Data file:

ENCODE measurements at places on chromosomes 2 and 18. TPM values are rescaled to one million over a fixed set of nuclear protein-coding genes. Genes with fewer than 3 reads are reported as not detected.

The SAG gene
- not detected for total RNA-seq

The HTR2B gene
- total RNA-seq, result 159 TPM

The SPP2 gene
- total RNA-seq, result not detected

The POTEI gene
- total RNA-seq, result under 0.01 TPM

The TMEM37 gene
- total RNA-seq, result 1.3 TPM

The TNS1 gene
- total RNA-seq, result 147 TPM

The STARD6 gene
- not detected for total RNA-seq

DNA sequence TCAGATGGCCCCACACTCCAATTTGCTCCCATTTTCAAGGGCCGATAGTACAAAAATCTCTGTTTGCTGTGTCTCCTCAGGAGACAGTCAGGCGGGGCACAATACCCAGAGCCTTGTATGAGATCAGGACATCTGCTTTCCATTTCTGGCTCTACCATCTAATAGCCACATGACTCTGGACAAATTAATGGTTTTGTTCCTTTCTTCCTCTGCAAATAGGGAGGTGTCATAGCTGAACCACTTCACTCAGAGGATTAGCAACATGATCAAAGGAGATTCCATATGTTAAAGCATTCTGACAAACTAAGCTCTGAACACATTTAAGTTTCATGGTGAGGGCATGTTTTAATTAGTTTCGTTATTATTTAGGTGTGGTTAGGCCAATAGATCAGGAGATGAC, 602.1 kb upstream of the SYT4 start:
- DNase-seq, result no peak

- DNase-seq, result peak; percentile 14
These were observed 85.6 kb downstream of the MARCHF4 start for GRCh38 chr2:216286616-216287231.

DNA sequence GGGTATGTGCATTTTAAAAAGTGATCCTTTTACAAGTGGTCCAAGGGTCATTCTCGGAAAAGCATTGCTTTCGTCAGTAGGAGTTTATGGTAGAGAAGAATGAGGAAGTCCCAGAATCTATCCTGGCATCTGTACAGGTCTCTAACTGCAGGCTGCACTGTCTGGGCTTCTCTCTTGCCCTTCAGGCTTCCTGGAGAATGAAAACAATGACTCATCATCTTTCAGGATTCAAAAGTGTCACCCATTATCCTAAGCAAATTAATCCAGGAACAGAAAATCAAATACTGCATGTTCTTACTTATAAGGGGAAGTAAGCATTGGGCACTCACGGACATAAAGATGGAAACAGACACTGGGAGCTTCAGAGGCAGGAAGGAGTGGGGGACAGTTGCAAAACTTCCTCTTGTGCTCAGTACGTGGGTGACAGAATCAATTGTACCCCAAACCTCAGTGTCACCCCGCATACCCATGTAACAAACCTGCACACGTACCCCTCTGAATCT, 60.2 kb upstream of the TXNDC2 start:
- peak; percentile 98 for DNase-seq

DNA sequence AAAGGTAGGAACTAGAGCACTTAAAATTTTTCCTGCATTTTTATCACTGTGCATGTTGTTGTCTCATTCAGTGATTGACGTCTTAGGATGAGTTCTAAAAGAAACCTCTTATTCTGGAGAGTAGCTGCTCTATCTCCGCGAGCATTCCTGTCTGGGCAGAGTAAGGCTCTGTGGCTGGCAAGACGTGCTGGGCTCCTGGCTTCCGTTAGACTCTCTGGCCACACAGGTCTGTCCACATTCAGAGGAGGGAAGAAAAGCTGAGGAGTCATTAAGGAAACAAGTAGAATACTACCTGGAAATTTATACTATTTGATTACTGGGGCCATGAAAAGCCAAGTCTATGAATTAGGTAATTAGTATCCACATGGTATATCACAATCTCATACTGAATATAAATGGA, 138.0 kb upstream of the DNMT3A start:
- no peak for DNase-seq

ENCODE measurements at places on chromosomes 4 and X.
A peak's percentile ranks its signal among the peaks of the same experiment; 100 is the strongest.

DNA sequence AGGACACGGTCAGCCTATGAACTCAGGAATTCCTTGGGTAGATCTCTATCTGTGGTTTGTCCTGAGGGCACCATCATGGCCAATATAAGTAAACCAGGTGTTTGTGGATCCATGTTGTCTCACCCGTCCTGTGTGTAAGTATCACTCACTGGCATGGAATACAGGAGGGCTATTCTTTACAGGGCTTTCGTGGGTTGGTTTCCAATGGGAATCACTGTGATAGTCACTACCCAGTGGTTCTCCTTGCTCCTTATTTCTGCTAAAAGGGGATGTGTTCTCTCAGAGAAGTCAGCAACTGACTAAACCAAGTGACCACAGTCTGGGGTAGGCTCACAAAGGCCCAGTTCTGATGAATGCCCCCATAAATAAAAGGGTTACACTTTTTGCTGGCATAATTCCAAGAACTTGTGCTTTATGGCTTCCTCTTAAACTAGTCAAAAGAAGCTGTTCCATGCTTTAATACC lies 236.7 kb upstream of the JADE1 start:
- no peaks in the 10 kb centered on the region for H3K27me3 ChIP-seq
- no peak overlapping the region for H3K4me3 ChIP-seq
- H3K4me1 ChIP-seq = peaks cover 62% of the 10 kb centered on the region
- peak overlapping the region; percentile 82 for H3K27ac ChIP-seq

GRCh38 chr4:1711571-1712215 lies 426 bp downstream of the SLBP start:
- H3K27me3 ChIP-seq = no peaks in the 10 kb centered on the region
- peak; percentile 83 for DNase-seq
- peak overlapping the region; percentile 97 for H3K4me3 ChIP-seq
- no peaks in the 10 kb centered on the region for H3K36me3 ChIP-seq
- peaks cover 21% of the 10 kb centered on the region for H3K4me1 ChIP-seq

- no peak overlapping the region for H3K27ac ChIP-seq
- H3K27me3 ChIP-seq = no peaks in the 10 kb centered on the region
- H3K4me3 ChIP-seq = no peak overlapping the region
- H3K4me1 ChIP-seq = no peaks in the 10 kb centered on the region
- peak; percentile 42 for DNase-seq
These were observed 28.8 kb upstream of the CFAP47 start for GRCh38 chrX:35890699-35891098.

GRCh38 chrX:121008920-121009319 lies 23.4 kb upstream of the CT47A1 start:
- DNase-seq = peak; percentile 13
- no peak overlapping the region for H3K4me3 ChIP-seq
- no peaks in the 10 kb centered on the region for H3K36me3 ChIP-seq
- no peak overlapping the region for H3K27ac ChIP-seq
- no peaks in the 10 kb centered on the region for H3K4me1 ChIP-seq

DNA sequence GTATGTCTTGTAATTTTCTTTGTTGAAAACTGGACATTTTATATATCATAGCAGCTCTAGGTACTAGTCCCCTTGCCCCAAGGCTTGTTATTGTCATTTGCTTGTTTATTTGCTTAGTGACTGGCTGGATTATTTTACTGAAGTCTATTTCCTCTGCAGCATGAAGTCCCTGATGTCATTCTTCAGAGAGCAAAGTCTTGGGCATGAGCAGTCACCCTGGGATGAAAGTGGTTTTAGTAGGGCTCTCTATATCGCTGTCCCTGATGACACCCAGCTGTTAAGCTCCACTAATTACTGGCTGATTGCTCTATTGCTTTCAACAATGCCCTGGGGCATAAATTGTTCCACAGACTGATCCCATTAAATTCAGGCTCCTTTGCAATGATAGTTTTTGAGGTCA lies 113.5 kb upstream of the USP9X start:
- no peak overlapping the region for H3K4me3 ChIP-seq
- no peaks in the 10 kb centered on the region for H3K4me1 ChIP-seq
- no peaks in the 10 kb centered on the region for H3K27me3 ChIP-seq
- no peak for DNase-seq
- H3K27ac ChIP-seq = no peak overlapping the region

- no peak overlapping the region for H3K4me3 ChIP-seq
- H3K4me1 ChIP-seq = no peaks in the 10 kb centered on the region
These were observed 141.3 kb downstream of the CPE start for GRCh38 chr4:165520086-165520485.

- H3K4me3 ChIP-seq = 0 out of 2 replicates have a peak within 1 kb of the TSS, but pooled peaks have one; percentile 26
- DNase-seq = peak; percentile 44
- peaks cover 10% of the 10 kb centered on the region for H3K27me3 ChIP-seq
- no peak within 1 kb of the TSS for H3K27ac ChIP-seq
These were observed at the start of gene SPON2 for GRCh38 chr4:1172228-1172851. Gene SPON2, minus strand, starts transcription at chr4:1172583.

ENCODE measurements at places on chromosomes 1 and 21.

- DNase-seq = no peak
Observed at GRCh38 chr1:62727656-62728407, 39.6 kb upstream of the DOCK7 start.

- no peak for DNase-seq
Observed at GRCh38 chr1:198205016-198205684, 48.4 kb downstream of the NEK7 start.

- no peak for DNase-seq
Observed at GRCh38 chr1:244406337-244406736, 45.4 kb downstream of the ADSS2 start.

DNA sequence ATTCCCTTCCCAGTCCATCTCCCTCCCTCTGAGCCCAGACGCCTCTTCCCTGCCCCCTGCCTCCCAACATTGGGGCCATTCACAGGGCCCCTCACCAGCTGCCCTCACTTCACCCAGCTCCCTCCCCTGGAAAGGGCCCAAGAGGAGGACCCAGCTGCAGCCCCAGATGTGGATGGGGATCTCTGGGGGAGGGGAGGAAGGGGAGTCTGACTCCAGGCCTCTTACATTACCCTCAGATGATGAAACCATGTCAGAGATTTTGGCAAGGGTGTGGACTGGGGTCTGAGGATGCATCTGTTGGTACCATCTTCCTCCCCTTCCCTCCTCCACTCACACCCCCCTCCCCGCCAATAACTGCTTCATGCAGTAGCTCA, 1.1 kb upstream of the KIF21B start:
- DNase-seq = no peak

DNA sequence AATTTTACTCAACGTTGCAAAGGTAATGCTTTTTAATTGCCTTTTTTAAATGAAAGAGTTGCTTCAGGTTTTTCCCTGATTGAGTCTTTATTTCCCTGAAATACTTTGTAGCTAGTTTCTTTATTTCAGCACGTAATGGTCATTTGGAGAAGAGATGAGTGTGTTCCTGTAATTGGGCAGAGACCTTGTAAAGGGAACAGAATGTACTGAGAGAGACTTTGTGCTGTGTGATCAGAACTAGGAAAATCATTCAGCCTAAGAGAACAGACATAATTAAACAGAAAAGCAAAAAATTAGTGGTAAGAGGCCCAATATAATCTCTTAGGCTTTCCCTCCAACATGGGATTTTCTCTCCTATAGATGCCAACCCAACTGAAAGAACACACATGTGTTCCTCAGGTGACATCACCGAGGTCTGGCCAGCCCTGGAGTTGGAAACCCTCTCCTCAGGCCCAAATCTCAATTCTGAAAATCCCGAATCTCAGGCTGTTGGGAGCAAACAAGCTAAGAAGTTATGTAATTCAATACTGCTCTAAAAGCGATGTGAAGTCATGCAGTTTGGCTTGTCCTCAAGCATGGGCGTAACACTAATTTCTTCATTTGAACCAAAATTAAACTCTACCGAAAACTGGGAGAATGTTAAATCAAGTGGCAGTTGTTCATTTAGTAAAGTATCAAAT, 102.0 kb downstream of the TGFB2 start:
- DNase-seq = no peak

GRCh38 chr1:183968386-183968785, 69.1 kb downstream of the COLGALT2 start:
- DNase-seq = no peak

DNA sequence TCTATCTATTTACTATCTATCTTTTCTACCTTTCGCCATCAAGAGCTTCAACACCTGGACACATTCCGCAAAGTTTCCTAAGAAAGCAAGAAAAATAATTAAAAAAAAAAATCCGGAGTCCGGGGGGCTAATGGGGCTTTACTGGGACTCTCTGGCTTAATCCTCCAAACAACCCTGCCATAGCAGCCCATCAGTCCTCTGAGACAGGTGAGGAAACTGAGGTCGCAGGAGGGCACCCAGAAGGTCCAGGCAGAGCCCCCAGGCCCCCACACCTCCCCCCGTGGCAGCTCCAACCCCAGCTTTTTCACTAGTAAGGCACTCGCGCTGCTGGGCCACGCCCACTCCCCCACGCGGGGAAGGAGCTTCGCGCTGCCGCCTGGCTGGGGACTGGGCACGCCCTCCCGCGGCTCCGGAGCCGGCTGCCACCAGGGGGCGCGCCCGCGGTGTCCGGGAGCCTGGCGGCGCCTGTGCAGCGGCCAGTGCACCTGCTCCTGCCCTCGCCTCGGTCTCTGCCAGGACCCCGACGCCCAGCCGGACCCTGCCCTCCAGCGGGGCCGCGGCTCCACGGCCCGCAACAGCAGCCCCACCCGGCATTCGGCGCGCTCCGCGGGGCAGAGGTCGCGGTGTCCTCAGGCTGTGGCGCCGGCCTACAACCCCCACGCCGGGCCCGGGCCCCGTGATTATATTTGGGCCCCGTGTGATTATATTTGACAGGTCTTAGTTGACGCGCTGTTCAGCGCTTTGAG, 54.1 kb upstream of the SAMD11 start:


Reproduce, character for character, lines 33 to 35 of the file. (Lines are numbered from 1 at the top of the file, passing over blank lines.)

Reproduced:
- peak; percentile 83 for DNase-seq
- peak overlapping the region; percentile 97 for H3K4me3 ChIP-seq
- no peaks in the 10 kb centered on the region for H3K36me3 ChIP-seq